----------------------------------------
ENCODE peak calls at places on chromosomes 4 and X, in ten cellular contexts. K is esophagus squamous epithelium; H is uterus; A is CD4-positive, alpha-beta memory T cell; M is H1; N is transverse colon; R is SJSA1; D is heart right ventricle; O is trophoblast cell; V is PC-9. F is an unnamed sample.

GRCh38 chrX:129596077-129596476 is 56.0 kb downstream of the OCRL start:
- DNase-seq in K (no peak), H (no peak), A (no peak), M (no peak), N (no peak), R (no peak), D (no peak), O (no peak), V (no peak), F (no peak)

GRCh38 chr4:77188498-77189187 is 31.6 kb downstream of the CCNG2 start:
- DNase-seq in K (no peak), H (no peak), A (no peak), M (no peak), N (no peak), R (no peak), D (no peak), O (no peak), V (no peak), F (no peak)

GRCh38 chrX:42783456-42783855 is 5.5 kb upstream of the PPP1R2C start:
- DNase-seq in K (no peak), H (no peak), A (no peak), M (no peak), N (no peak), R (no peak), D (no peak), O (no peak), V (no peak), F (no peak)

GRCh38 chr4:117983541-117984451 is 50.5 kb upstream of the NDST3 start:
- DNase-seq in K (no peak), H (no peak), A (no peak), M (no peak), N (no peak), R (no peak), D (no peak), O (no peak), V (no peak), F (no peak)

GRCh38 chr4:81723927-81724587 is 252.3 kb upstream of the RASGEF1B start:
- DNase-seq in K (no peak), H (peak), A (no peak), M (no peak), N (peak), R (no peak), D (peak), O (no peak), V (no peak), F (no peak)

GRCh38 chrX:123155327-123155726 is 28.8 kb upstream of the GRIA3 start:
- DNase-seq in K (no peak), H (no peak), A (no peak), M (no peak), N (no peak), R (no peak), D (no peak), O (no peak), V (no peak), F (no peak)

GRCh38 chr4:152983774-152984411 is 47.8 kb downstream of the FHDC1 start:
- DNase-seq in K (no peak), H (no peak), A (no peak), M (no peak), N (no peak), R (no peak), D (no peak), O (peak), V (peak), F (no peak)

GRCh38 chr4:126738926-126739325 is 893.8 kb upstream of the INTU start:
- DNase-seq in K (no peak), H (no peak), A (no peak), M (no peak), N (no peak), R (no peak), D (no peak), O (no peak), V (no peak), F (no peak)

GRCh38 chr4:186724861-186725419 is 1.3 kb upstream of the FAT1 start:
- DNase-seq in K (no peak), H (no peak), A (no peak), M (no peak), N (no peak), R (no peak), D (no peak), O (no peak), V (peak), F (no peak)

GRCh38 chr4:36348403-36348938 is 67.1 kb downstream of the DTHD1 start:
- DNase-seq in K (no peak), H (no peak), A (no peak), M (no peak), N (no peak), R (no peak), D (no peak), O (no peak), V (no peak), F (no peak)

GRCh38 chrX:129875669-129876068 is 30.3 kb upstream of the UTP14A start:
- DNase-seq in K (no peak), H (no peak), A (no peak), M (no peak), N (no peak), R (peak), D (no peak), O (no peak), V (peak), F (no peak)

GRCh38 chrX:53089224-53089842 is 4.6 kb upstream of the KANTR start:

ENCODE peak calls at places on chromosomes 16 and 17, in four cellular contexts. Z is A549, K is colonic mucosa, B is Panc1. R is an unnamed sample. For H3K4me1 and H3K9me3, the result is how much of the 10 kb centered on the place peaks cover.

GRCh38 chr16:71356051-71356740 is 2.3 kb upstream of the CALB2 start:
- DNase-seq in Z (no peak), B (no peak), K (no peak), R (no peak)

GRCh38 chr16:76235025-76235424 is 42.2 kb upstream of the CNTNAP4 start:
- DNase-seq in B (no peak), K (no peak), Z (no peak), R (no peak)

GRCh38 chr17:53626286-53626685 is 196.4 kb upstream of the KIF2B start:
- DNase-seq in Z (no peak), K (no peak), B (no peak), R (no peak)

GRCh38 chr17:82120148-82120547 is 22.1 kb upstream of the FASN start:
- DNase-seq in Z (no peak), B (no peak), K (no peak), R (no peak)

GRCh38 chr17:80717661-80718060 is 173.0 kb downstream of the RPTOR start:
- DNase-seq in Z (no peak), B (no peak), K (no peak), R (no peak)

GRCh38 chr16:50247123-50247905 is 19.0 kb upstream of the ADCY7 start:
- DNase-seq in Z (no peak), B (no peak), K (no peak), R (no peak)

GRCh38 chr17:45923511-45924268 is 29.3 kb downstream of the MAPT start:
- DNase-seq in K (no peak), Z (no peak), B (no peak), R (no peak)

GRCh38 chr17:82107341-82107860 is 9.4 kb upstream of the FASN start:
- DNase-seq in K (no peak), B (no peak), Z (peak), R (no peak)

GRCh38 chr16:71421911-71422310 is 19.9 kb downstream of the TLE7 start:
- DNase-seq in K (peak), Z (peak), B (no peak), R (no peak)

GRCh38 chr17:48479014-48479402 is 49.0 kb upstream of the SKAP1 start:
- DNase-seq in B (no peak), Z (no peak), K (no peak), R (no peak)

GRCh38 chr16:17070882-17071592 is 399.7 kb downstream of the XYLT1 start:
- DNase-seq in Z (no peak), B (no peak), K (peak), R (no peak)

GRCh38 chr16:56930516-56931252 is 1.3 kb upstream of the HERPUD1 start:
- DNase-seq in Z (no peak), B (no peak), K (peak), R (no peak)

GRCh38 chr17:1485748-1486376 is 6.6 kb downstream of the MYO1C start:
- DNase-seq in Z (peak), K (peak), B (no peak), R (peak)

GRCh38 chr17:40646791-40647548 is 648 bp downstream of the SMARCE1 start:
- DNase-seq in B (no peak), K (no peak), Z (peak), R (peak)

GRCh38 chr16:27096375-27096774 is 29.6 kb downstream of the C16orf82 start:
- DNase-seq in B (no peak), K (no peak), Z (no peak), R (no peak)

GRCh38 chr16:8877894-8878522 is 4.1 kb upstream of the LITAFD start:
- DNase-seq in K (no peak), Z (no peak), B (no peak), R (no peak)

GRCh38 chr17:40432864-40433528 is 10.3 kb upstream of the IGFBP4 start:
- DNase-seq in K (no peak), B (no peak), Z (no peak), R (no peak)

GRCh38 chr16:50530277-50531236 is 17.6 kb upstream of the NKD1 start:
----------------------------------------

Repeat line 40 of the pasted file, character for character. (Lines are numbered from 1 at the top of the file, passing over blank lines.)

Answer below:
GRCh38 chr17:82107341-82107860 is 9.4 kb upstream of the FASN start: